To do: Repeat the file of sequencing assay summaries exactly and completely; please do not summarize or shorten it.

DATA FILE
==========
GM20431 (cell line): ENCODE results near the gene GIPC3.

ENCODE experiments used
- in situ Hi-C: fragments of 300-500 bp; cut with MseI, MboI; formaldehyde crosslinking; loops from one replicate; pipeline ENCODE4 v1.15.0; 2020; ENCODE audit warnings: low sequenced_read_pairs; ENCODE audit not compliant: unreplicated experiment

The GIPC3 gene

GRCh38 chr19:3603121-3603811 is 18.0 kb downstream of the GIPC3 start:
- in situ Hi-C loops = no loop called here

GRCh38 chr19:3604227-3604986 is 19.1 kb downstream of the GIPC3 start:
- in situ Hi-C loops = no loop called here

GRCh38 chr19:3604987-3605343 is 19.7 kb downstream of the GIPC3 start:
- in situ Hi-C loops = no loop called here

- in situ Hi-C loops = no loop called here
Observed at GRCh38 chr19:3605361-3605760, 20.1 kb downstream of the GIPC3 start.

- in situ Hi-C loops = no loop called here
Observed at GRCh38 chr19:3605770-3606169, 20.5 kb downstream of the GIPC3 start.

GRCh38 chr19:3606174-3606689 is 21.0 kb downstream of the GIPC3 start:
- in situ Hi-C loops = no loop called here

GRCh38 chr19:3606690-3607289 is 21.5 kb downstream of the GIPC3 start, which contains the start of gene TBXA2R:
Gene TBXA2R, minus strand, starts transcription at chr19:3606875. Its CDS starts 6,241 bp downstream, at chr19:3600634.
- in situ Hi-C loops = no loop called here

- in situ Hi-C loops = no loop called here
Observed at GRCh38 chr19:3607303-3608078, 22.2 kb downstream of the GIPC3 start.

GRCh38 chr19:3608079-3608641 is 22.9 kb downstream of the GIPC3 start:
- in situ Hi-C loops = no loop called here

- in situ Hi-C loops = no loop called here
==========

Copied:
GM20431 (cell line): ENCODE results near the gene GIPC3.

ENCODE experiments used
- in situ Hi-C: fragments of 300-500 bp; cut with MseI, MboI; formaldehyde crosslinking; loops from one replicate; pipeline ENCODE4 v1.15.0; 2020; ENCODE audit warnings: low sequenced_read_pairs; ENCODE audit not compliant: unreplicated experiment

The GIPC3 gene

GRCh38 chr19:3603121-3603811 is 18.0 kb downstream of the GIPC3 start:
- in situ Hi-C loops = no loop called here

GRCh38 chr19:3604227-3604986 is 19.1 kb downstream of the GIPC3 start:
- in situ Hi-C loops = no loop called here

GRCh38 chr19:3604987-3605343 is 19.7 kb downstream of the GIPC3 start:
- in situ Hi-C loops = no loop called here

- in situ Hi-C loops = no loop called here
Observed at GRCh38 chr19:3605361-3605760, 20.1 kb downstream of the GIPC3 start.

- in situ Hi-C loops = no loop called here
Observed at GRCh38 chr19:3605770-3606169, 20.5 kb downstream of the GIPC3 start.

GRCh38 chr19:3606174-3606689 is 21.0 kb downstream of the GIPC3 start:
- in situ Hi-C loops = no loop called here

GRCh38 chr19:3606690-3607289 is 21.5 kb downstream of the GIPC3 start, which contains the start of gene TBXA2R:
Gene TBXA2R, minus strand, starts transcription at chr19:3606875. Its CDS starts 6,241 bp downstream, at chr19:3600634.
- in situ Hi-C loops = no loop called here

- in situ Hi-C loops = no loop called here
Observed at GRCh38 chr19:3607303-3608078, 22.2 kb downstream of the GIPC3 start.

GRCh38 chr19:3608079-3608641 is 22.9 kb downstream of the GIPC3 start:
- in situ Hi-C loops = no loop called here

- in situ Hi-C loops = no loop called here